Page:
Needle Tatting

By No machine-readable author provided. Dmeranda assumed (based on copyright claims). [GFDL or CC BY 3.0], via Wikimedia Commons

Although both crafts make use of knotting and stitches, tatting differs from macrame largely because it is purely decorative. It was developed mainly to imitate point lace, which was popular during the 19th century when dresses and curtains were often decorated with lace edgings.

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The Solomon BarFor this week, we learn to make a basic knot called the half-knot. It is often used to create the cobra stitch, which is also called the Solomon Bar or the Portuguese sinnet. It is recognizable by the zigzagging cords in the middle (cobra stitch) and the curved cords jutting out on the side of what looks like a bar of knots (Solomon Bar).

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macrame[EDITOR’S NOTE – This article had links to several other free patterns on other sites that are no longer available. We will be adding more free patterns of our own in the future. If you have any patterns you’d like to donate, please contact me at submissions@macramelovers.com. ]

For macrame beginners who may have stumbled upon this blog by chance, welcome! I am writing this post in honor of your courage to delve into the world of knotting despite its lack of popularity. Only a small population around the world still practice macrame. Most of these people are older and mature, and may have learned macrame during its heyday in the seventies.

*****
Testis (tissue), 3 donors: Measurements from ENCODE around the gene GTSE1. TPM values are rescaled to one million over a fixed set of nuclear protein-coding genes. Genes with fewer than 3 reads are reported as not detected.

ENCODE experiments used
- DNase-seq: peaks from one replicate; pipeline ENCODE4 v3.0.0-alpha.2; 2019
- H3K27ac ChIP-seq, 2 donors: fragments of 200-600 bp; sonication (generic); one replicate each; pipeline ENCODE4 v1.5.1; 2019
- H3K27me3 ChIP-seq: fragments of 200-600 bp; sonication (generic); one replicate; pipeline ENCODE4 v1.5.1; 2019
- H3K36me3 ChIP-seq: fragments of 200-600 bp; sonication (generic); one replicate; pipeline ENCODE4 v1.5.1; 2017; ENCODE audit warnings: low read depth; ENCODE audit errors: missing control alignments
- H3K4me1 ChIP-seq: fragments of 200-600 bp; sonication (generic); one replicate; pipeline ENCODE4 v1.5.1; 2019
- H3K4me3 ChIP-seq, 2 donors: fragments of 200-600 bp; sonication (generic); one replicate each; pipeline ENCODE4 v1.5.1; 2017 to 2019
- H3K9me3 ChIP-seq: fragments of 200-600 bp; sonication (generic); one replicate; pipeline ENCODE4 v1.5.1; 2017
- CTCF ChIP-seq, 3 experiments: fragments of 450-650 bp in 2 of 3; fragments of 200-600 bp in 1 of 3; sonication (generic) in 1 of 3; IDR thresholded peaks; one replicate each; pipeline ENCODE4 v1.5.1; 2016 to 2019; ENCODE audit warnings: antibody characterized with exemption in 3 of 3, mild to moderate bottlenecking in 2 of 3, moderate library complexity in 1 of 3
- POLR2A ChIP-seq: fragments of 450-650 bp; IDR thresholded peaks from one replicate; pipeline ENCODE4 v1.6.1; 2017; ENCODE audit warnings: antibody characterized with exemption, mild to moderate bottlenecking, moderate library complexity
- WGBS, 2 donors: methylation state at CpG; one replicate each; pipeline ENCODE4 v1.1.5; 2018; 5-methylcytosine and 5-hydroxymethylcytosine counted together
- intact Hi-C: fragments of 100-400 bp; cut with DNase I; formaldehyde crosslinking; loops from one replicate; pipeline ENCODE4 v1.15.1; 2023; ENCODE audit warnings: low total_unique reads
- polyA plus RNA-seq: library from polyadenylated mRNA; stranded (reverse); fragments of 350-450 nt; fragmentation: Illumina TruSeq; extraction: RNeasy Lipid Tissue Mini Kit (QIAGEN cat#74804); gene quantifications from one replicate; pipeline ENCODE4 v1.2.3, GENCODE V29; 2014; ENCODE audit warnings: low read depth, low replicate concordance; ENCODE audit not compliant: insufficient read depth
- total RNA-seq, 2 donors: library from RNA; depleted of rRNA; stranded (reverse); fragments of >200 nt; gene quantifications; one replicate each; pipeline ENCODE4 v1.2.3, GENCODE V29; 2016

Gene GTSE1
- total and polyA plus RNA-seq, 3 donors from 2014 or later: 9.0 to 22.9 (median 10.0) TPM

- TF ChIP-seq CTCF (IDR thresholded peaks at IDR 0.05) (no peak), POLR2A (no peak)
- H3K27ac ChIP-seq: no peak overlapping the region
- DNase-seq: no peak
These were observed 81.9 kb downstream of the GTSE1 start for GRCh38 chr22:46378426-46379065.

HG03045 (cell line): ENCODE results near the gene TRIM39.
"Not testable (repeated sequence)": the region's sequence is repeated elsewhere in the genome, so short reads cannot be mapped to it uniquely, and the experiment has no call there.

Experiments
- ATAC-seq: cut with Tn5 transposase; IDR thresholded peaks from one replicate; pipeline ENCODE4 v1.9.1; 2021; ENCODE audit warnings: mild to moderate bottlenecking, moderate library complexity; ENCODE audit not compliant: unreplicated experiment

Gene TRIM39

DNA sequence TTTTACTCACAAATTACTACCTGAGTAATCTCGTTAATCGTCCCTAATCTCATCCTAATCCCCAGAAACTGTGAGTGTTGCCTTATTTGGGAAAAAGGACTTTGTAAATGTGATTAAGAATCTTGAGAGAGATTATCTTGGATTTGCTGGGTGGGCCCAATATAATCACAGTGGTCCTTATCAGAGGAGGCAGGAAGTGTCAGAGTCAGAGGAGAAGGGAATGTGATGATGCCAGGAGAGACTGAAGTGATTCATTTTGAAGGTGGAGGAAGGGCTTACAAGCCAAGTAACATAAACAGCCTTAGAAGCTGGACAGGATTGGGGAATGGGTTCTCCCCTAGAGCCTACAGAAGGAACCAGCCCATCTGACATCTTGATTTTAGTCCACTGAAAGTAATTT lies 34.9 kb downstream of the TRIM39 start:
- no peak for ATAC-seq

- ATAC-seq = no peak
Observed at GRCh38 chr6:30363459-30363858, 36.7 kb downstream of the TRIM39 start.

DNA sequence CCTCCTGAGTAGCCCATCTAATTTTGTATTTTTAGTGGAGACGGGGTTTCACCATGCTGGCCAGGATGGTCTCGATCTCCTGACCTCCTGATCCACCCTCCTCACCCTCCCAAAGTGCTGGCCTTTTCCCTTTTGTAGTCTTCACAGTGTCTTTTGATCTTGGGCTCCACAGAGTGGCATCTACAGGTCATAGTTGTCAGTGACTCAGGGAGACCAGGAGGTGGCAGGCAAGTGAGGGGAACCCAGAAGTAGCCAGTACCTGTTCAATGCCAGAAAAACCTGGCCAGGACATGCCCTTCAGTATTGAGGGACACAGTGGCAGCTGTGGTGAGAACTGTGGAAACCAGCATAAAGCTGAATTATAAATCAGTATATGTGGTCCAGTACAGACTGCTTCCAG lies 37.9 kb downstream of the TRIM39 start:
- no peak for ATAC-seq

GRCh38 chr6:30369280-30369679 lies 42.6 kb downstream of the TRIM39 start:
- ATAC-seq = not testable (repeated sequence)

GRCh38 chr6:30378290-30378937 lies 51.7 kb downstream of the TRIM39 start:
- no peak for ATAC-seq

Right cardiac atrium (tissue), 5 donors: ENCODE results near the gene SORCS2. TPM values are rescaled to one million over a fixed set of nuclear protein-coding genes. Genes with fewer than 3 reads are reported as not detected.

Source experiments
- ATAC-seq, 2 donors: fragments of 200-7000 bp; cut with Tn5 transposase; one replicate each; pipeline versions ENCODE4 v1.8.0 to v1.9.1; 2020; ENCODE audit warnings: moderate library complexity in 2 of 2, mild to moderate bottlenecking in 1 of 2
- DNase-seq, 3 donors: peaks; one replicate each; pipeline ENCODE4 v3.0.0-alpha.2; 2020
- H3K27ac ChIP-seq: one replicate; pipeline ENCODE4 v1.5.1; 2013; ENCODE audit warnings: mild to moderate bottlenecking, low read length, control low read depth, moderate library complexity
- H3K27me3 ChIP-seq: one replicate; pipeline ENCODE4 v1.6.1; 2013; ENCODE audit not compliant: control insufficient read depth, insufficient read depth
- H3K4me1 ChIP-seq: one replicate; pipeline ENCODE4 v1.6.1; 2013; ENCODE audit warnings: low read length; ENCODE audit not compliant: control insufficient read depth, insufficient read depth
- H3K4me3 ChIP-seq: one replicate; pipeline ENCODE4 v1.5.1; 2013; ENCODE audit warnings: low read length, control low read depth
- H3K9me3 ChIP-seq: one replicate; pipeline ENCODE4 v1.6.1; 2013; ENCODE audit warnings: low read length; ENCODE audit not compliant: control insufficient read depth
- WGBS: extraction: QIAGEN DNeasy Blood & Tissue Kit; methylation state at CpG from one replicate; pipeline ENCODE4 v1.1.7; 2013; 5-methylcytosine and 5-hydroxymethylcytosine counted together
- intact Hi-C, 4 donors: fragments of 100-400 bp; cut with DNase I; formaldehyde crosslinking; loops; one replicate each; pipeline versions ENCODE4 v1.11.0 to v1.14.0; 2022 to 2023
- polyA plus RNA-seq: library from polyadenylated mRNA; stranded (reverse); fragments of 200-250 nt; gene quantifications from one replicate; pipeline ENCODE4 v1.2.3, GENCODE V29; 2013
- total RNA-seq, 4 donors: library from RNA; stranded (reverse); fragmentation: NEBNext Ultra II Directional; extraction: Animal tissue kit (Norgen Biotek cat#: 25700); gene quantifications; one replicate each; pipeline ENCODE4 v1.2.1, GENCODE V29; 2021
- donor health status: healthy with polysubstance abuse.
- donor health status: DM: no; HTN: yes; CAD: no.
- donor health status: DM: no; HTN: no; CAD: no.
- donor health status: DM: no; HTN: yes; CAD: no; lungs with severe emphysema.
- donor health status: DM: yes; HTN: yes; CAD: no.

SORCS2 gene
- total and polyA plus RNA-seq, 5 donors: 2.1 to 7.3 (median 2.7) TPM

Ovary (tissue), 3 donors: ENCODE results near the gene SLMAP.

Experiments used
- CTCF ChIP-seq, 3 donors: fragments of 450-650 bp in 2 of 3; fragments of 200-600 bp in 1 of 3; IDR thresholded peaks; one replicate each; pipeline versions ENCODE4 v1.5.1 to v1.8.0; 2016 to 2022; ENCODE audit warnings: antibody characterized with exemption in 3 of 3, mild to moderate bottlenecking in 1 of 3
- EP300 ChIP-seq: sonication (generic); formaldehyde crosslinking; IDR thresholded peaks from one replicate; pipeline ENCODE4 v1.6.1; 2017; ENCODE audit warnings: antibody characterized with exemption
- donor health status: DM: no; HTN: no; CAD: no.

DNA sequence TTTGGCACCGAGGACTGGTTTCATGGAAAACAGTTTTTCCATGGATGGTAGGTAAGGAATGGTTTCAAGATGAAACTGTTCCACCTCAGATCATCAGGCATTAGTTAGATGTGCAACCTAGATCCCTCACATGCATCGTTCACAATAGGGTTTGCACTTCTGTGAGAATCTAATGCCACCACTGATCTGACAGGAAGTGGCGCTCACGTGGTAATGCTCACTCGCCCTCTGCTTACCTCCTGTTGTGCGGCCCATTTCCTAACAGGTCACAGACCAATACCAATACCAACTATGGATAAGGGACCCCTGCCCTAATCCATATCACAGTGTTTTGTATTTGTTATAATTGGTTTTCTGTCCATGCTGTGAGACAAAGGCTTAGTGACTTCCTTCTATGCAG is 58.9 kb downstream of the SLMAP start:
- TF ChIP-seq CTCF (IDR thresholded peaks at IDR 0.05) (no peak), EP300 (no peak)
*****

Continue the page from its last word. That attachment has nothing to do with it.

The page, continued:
Now the art of knotting may be coming back because of the macrame jewelry that has been making the rounds in fashion. The same decorative macrame is seen in fashionable dresses, handbags, hats and belts in 2010 Spring collections.

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Macrame For Men

by Macrame

IMG_0286Don’t let the title deceive you. It does not necessarily mean that paracord knotting is for men only. Women and children can do this stuff, too, because it’s very easy!

Paracords, also called 550 cords or parachute cords, are great materials for making bracelets, necklaces, keychains, lanyards and belts for your outdoors-type of friend. They are made from synthetic materials that can resist most elements, like water, salt and dirt.

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Finally, I have set up codes that will prevent wannabe image thieves. Now, we can safely feature the works of our readers, beginning with this beautiful Macrame Necklace that our friend, Jeanne Wertman, sent in. She also graciously sent instructions on how to make the beautiful leaf patterns.

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I have often encountered this question regarding macrame cords: How do I know the length of cord I needed for a project? It seems there is no exact formula for this until I came across Elaine Lieberman’s craftsite (no longer online). She has been gracious in letting me share the following tips (edited for uniqueness) in estimating the length of macrame cord to use:

  • Unless the pattern was very specific with the cord’s length, measuring a macrame cord’s quantity is mainly a trial-and-error game. The rule of thumb for this guesstimate depends on whether the design uses a lot of open spaces or closed spaces, or both.